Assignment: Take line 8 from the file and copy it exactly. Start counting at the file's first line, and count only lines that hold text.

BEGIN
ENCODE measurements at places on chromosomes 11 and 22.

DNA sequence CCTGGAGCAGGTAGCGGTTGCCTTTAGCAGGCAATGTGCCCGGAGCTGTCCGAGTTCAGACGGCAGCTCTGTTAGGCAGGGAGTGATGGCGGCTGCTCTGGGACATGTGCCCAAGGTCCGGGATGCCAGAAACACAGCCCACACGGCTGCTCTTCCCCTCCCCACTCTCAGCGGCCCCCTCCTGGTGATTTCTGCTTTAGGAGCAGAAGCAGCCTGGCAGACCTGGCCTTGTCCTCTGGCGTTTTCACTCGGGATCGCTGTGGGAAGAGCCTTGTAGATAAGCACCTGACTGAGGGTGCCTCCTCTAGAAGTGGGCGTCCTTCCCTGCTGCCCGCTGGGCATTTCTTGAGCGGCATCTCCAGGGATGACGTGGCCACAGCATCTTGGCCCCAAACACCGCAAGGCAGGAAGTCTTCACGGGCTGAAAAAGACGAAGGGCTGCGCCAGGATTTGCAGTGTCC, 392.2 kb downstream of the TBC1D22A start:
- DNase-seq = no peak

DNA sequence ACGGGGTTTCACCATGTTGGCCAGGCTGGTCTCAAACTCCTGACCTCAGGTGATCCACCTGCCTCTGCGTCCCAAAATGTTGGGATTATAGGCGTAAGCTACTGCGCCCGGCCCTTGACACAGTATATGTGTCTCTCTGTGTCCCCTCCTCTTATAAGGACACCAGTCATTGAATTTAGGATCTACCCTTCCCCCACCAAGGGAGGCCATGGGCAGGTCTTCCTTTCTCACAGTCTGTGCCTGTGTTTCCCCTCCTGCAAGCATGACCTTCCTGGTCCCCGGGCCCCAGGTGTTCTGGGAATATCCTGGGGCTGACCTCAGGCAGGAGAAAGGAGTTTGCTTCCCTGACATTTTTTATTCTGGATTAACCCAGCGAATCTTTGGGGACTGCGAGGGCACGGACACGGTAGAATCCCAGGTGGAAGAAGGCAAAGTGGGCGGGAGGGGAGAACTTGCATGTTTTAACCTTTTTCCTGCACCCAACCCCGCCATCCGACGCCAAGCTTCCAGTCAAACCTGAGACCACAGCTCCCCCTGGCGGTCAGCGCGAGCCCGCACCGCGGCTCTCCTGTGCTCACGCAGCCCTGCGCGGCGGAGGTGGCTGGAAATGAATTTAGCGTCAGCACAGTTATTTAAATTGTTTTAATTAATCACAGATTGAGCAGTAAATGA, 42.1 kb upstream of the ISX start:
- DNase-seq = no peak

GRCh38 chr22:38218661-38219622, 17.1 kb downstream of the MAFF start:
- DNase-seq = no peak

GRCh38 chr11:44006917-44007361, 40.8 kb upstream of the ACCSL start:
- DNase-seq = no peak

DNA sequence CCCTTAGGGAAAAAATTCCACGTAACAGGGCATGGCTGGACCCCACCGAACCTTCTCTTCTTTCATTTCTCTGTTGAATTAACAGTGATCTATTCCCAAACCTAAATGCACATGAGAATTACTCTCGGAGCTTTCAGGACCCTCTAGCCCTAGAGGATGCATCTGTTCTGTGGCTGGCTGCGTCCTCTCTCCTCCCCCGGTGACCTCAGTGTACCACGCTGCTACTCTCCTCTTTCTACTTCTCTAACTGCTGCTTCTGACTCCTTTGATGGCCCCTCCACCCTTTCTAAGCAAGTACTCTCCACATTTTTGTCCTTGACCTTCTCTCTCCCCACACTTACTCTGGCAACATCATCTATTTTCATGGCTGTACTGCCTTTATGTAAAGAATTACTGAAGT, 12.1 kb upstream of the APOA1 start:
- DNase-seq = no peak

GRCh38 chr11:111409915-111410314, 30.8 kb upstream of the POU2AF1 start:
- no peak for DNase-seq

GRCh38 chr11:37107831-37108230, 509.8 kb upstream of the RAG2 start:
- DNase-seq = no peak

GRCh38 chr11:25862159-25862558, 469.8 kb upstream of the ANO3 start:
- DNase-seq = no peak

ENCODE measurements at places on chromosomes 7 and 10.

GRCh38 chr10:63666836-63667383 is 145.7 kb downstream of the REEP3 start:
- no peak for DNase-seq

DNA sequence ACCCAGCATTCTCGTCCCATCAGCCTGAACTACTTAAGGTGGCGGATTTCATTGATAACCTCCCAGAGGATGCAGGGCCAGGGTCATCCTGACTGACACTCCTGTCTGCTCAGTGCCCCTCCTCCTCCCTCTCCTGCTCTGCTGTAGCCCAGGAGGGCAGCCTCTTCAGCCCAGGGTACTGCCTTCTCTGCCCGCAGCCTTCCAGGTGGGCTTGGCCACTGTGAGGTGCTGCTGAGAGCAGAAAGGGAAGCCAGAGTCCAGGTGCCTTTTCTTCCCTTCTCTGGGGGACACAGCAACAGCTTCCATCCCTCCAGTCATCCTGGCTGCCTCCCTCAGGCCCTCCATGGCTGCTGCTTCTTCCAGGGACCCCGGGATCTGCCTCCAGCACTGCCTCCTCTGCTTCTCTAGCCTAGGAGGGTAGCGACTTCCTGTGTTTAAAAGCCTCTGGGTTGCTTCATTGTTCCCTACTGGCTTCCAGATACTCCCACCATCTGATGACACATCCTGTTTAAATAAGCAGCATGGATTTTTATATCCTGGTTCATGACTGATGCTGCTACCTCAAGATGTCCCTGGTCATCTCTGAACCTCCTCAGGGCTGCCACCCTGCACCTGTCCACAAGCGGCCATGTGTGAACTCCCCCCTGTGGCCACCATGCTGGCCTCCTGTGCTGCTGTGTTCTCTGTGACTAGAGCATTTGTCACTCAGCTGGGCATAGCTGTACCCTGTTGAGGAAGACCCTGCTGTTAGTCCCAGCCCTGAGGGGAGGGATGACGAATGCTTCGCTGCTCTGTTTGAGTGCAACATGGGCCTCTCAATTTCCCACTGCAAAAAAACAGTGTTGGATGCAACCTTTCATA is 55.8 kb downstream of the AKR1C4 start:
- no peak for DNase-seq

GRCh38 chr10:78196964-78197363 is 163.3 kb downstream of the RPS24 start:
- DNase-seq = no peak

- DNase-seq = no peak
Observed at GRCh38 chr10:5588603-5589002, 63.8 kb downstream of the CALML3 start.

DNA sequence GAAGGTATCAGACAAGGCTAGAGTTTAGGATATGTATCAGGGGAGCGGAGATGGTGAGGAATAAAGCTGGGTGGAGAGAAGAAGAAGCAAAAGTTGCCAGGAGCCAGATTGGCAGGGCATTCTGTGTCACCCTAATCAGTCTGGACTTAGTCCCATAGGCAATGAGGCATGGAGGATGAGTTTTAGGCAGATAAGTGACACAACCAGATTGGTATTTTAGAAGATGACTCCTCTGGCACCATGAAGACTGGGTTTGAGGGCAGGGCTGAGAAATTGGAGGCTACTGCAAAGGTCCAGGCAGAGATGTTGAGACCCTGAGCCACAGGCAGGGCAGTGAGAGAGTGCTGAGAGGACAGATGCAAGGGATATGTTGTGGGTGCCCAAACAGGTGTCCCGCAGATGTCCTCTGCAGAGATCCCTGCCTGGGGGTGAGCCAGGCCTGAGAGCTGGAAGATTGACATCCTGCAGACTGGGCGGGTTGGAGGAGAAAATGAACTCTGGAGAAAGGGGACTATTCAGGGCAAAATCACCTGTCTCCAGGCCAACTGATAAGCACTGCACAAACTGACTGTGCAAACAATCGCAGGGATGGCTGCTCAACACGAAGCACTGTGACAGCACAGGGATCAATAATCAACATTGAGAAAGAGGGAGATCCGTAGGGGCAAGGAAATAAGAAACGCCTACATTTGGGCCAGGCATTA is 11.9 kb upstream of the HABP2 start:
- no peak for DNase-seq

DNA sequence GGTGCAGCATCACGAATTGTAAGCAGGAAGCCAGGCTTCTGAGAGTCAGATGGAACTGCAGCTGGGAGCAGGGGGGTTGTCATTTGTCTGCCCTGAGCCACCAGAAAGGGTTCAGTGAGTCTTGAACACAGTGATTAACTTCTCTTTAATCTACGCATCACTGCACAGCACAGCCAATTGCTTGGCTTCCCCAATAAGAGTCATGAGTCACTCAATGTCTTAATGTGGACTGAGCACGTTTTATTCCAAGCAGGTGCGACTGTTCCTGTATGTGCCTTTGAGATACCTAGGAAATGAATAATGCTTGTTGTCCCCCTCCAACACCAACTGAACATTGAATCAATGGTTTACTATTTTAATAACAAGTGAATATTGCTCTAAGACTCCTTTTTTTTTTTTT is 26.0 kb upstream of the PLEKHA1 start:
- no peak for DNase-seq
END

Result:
GRCh38 chr11:44006917-44007361, 40.8 kb upstream of the ACCSL start: